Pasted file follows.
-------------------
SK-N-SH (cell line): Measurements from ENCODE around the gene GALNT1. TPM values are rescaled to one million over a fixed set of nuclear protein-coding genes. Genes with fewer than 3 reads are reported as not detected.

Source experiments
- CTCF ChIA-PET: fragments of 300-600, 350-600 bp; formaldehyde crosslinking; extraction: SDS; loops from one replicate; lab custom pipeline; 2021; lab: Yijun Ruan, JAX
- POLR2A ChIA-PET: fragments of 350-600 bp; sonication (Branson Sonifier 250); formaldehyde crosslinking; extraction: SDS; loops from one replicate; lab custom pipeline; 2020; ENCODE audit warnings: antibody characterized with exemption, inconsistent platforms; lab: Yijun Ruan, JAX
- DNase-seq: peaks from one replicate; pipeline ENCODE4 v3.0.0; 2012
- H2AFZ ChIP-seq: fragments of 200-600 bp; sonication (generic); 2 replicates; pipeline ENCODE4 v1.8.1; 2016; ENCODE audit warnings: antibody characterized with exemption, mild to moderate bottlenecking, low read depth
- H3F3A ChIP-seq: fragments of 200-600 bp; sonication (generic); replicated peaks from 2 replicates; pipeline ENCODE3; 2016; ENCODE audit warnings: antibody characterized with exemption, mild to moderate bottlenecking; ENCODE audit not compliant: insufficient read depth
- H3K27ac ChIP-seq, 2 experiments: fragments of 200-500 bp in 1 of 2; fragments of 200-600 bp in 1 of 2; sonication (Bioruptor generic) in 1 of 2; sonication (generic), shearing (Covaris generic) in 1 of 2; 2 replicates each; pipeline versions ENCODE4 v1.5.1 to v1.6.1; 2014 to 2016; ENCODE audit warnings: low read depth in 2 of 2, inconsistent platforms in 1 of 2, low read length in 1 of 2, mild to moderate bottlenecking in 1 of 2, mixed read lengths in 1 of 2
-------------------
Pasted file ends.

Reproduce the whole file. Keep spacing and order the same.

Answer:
SK-N-SH (cell line): Measurements from ENCODE around the gene GALNT1. TPM values are rescaled to one million over a fixed set of nuclear protein-coding genes. Genes with fewer than 3 reads are reported as not detected.

Source experiments
- CTCF ChIA-PET: fragments of 300-600, 350-600 bp; formaldehyde crosslinking; extraction: SDS; loops from one replicate; lab custom pipeline; 2021; lab: Yijun Ruan, JAX
- POLR2A ChIA-PET: fragments of 350-600 bp; sonication (Branson Sonifier 250); formaldehyde crosslinking; extraction: SDS; loops from one replicate; lab custom pipeline; 2020; ENCODE audit warnings: antibody characterized with exemption, inconsistent platforms; lab: Yijun Ruan, JAX
- DNase-seq: peaks from one replicate; pipeline ENCODE4 v3.0.0; 2012
- H2AFZ ChIP-seq: fragments of 200-600 bp; sonication (generic); 2 replicates; pipeline ENCODE4 v1.8.1; 2016; ENCODE audit warnings: antibody characterized with exemption, mild to moderate bottlenecking, low read depth
- H3F3A ChIP-seq: fragments of 200-600 bp; sonication (generic); replicated peaks from 2 replicates; pipeline ENCODE3; 2016; ENCODE audit warnings: antibody characterized with exemption, mild to moderate bottlenecking; ENCODE audit not compliant: insufficient read depth
- H3K27ac ChIP-seq, 2 experiments: fragments of 200-500 bp in 1 of 2; fragments of 200-600 bp in 1 of 2; sonication (Bioruptor generic) in 1 of 2; sonication (generic), shearing (Covaris generic) in 1 of 2; 2 replicates each; pipeline versions ENCODE4 v1.5.1 to v1.6.1; 2014 to 2016; ENCODE audit warnings: low read depth in 2 of 2, inconsistent platforms in 1 of 2, low read length in 1 of 2, mild to moderate bottlenecking in 1 of 2, mixed read lengths in 1 of 2